What misinformation is being peddled about RSV?
This misinformation often centered claims that COVID-19 vaccines are responsible for the RSV surge. One of the most consistent claims being spread was that the COVID-19 vaccines were to blame for the RSV surge. This claim stemmed in large part from a segment on The Highwire, an anti-vaccine and science denial website founded by Del Bigtree, a prominent anti-vaccine campaigner and producer of the propaganda film Vaxxed.
In the segment, Bigtree and his guest use the common science denial tactic of cherry picking to point the finger at COVID-19 vaccines for rising RSV infections. Using FDA documents discussing the results of clinical trials for the Moderna and Pfizer vaccines in children, they pull out sentences that describe small increases in RSV infections in vaccine groups compared to placebo groups. In both instances, they ignore the parts of the reports concluding the increases seen were not viewed as unusual and were found not to have a causal link to the vaccines. Instead, they falsely concluded that this is evidence of a link between RSV and COVID-19 vaccines.
Figure 3. The highest engaged tweet mentioning RSV between October 12 – November 12 stemming from a segment on The Highwire that cherry picks evidence to claim RSV is a result of COVID-19 vaccination (Source)
Another highly engaged tweet that week contained a clip of Leigh Dundas, a lawyer and notorious anti-vaccine activist from Orange County, California. According to the LA Times, Dundas has previously harassed and doxxed health officials over mask mandates and was present in Washington on January 5 and 6, 2021 where she called for the execution of “traitorous Americans”.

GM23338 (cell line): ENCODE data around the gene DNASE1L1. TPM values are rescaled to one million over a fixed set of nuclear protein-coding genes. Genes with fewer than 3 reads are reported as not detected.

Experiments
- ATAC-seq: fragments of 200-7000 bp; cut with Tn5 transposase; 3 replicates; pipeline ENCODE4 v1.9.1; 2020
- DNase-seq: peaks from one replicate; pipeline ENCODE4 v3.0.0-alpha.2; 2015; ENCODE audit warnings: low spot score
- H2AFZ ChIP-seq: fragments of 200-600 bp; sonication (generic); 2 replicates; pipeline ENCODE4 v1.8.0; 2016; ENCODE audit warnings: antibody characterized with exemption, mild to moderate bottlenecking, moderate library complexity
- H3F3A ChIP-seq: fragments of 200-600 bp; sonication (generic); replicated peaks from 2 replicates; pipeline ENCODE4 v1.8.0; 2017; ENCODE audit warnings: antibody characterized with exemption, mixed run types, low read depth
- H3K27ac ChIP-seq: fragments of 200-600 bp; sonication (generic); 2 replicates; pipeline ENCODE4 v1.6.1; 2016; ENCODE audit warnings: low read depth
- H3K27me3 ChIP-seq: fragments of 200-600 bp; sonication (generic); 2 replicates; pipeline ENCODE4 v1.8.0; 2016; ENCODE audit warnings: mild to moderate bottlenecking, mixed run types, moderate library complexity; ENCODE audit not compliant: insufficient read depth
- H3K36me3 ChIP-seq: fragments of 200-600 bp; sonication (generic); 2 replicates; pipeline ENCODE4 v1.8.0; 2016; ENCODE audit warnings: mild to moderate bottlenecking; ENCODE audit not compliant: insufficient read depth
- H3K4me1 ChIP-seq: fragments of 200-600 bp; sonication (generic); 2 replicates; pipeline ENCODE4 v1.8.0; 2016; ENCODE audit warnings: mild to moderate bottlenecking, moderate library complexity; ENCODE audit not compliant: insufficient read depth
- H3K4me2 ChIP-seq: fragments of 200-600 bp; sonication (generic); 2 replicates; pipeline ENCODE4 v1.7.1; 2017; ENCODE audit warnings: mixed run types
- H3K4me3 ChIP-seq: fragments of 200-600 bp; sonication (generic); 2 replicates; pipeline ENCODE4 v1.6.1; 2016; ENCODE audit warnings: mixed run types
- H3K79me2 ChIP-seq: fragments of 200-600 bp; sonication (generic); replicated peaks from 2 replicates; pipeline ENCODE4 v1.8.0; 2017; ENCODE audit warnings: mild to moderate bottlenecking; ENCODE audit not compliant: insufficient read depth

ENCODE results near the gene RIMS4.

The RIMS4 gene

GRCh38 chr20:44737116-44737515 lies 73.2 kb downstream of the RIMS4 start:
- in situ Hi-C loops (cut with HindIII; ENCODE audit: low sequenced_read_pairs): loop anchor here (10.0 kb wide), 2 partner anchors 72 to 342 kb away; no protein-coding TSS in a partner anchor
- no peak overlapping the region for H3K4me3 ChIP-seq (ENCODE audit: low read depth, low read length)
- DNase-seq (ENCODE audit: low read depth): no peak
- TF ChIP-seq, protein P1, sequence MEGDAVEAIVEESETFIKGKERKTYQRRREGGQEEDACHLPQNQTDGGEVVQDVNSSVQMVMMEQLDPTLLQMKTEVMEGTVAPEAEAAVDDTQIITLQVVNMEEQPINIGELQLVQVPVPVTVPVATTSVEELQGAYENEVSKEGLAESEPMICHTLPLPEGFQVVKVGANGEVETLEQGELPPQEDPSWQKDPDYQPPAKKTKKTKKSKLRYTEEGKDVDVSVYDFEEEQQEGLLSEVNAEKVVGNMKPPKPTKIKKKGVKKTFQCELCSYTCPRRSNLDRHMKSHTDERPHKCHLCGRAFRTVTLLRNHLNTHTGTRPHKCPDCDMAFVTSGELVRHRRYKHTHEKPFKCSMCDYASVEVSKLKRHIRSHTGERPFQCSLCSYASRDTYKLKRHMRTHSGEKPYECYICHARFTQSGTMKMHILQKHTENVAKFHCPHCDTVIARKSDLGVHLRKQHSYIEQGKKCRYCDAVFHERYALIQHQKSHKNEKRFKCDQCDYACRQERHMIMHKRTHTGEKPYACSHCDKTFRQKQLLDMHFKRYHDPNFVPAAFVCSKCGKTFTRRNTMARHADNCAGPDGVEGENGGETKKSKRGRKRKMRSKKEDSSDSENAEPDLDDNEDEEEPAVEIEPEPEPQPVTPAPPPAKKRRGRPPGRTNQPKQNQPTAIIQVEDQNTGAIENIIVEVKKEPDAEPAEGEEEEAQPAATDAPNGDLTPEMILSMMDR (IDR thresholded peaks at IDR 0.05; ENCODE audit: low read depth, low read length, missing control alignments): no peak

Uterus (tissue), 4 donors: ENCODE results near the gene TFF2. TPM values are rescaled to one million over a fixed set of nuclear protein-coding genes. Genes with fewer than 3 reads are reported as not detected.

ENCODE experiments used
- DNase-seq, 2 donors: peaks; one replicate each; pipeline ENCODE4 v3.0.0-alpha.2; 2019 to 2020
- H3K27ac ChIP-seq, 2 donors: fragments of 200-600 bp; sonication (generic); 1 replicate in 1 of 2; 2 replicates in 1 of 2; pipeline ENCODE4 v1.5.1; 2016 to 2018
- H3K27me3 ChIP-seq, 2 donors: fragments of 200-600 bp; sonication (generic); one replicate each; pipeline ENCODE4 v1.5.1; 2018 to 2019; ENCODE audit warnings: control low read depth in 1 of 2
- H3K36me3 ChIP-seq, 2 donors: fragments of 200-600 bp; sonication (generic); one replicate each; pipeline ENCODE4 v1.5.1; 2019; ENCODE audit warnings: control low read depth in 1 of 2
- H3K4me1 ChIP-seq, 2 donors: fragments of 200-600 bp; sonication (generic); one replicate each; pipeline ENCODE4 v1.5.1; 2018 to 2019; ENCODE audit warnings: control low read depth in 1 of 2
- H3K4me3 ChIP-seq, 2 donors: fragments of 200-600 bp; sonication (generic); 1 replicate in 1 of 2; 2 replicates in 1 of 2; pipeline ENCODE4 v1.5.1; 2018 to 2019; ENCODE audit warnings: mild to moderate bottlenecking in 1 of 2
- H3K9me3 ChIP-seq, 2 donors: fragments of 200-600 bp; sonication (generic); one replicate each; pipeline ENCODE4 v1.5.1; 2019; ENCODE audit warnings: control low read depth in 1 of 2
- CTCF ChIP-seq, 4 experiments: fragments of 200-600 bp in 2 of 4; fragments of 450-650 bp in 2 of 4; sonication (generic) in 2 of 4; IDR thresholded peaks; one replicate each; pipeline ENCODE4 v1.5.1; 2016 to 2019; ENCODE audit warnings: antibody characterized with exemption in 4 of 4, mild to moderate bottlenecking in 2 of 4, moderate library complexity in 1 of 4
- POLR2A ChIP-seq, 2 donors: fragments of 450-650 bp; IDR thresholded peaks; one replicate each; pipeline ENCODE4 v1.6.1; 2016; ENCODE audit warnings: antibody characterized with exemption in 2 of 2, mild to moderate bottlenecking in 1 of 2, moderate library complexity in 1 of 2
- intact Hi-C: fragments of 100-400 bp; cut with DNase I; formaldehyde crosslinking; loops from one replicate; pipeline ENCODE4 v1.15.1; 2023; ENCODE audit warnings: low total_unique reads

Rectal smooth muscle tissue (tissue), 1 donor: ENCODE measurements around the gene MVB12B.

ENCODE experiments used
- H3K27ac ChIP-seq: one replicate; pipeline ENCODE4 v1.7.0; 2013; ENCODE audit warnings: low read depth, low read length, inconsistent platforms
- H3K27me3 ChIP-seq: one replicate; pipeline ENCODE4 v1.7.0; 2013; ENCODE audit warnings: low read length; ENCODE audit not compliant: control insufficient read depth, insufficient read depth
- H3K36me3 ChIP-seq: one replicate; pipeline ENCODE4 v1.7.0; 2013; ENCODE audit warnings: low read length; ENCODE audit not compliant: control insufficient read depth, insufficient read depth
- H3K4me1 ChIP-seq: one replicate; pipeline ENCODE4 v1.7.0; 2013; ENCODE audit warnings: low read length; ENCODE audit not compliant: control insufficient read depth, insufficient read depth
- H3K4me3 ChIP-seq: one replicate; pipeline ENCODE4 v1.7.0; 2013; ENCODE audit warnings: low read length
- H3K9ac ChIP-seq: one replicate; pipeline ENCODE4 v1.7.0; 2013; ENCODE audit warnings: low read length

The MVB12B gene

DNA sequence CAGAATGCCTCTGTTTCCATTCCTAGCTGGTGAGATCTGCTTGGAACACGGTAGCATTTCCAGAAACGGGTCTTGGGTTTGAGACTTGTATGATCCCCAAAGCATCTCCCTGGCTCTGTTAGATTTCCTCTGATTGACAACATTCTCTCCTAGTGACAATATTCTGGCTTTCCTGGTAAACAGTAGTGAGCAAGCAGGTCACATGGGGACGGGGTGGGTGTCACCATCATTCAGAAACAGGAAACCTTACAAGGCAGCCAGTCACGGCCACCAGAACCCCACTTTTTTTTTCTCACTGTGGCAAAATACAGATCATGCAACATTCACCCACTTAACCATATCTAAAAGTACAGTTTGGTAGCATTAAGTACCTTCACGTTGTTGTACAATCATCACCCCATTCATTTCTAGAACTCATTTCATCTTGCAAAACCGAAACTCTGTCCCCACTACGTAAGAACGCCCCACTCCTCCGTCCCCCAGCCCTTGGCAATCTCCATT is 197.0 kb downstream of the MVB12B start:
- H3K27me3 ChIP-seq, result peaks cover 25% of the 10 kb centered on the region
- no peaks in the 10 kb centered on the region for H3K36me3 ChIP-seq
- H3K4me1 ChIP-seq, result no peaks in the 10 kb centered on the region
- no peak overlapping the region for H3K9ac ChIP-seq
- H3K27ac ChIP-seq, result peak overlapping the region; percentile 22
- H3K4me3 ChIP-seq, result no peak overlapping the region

The video of Dundas that went viral within RSV discussions featured her addressing the Orange County Board of Supervisors after they declared a health emergency due to surging cases of RSV and other childhood respiratory viruses, which allowed the county to acquire more hospital beds for children. In the video, Dundas compared the board to Adolf Hitler and Nazi Joseph Goebbels (Nazi comparisons are a tactic she has become known for), and downplayed the impact of RSV saying it was “nowhere near an emergency”. She then stated, visually agitated, that she will not accept mask mandates, quarantines or lockdowns, despite the fact that these were not part of the health emergency plan.
Why are vaccines a source of misinformation about RSV?
Another cause for the spike in RSV misinformation during the week of November 5-12 came from the news that a number of RSV vaccines were close to approval. GSK’s vaccine for older adults is expected to be approved by the FDA in May 2023, while a vaccine developed by Pfizer, which will be given to expectant mothers to pass immunity onto their child, has seen very positive results in stage three clinical trials. Others are being developed by Moderna and Johnson and Johnson.